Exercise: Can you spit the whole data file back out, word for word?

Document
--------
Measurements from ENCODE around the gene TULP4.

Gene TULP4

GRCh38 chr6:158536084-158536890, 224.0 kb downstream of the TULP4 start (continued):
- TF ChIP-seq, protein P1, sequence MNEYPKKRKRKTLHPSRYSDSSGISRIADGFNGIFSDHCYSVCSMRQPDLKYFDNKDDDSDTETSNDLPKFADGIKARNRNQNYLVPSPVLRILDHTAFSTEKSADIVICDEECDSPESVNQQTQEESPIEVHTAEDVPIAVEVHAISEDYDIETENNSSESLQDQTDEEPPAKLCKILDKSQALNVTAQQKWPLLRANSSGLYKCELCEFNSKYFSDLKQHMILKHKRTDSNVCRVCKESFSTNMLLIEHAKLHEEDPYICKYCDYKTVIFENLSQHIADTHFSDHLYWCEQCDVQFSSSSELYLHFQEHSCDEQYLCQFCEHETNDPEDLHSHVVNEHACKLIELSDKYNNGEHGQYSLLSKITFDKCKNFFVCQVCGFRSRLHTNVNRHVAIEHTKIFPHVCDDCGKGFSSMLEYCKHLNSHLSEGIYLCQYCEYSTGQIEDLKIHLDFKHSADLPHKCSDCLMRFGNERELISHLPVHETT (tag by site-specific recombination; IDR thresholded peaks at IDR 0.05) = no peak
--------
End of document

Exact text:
Measurements from ENCODE around the gene TULP4.

Gene TULP4

GRCh38 chr6:158536084-158536890, 224.0 kb downstream of the TULP4 start (continued):
- TF ChIP-seq, protein P1, sequence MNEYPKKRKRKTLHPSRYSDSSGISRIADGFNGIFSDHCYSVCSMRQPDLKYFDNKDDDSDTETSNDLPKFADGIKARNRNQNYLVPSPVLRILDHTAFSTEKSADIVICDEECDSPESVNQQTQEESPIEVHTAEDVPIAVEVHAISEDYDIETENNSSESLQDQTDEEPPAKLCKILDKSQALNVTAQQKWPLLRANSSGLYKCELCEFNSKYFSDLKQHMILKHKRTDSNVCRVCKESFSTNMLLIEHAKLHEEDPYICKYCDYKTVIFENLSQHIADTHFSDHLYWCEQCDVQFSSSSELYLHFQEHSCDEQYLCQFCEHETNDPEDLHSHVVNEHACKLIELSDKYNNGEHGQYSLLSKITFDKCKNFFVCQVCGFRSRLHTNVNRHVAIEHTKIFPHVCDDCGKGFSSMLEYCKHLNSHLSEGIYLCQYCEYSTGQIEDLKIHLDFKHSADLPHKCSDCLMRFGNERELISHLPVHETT (tag by site-specific recombination; IDR thresholded peaks at IDR 0.05) = no peak